Friday, February 12, 2010

Shedding the Coat of Shame

A Pass
By Julia Kasdorf

Forgive us our trespasses
as we forgive
, I softly recite

among strangers, remembering
the hand of an older man

gliding up my thin dress.
I twist free of him,

keep speaking as if he is just
a rich family friend chatting.

and I am still safe
in the shape of my skin.

Of course, it sets me back,
as each death resurrects

the memory of all other deaths,
and you must return to mourn

your full store of passings afresh.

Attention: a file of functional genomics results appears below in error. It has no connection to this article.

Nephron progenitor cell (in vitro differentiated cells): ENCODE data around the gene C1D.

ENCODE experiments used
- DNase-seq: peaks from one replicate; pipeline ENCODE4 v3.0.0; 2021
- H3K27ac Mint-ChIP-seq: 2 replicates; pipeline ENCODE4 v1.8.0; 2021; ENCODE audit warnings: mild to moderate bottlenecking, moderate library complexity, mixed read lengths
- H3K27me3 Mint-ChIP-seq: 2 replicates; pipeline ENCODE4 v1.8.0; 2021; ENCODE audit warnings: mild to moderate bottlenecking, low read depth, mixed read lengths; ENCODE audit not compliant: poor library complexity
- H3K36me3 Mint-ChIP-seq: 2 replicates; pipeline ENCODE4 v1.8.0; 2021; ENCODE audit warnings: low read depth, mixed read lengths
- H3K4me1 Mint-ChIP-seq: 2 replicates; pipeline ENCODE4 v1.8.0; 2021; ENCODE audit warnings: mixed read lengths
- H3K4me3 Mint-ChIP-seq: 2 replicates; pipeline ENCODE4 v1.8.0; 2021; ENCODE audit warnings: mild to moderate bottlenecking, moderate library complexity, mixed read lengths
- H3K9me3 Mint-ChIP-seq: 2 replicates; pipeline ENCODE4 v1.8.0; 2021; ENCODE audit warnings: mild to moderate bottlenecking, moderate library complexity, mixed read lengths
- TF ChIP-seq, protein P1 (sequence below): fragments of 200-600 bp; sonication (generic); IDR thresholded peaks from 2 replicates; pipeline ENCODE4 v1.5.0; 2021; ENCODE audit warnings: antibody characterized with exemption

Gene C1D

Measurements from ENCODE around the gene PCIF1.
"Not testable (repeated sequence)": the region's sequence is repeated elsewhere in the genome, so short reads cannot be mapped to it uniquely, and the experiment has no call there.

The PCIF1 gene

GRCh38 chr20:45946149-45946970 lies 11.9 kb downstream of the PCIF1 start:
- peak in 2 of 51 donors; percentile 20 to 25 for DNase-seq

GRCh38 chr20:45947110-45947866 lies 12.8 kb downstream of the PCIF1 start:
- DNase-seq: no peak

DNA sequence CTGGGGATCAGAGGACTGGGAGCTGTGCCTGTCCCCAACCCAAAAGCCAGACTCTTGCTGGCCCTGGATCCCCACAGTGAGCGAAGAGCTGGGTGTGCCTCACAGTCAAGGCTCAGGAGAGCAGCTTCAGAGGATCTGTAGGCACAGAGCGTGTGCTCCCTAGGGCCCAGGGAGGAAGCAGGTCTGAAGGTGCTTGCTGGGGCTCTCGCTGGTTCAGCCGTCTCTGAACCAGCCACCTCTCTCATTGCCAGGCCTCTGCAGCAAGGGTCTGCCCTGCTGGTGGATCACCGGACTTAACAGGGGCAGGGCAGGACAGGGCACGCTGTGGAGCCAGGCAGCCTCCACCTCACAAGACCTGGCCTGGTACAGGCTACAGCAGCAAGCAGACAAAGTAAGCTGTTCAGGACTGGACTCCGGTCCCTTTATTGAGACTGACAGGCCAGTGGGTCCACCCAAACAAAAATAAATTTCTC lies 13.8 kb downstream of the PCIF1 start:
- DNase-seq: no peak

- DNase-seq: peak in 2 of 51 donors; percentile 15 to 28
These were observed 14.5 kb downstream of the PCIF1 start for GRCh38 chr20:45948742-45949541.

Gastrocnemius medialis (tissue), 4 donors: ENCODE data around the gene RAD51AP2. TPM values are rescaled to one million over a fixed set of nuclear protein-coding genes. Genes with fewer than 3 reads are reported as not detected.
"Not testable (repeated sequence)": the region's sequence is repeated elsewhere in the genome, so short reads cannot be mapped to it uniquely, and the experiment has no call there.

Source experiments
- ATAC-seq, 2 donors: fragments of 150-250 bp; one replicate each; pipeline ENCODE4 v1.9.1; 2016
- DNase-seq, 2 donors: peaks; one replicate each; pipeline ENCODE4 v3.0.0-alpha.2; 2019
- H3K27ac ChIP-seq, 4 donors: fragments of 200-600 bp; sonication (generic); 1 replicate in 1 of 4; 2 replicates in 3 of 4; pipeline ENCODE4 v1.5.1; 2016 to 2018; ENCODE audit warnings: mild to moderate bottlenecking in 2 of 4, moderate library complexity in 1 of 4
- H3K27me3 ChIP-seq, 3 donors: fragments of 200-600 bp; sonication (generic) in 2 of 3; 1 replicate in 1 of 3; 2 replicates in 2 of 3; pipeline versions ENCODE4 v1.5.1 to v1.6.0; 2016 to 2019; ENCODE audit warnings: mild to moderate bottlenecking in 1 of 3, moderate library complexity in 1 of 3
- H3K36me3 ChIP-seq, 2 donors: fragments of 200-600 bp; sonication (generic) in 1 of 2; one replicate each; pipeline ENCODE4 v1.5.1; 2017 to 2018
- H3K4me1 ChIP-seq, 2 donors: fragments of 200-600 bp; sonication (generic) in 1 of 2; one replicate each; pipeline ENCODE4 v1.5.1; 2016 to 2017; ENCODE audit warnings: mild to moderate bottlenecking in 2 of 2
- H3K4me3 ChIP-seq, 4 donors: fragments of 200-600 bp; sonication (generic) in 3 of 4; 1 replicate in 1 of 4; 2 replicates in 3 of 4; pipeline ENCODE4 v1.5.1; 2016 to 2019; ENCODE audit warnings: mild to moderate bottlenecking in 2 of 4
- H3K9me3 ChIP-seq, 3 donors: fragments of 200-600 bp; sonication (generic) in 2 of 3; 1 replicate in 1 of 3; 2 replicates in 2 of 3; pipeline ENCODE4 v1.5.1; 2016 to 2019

A child cannot be accused

of seducing a neighbor man,
but as the girl grows, the bones

of her cheeks and pelvis jut
like blades beneath her skin,

gorgeous weapons of revenge.
At last, the lusts of those

who trespass against us bear
some resemblance to our own:

shame and rage, heavy as coins
sewn in the lining of an exile's coat.

When an immigrant ship went down
in Lake Erie, passengers who refused

to shed their heavy garments
drowned, yards from shore.

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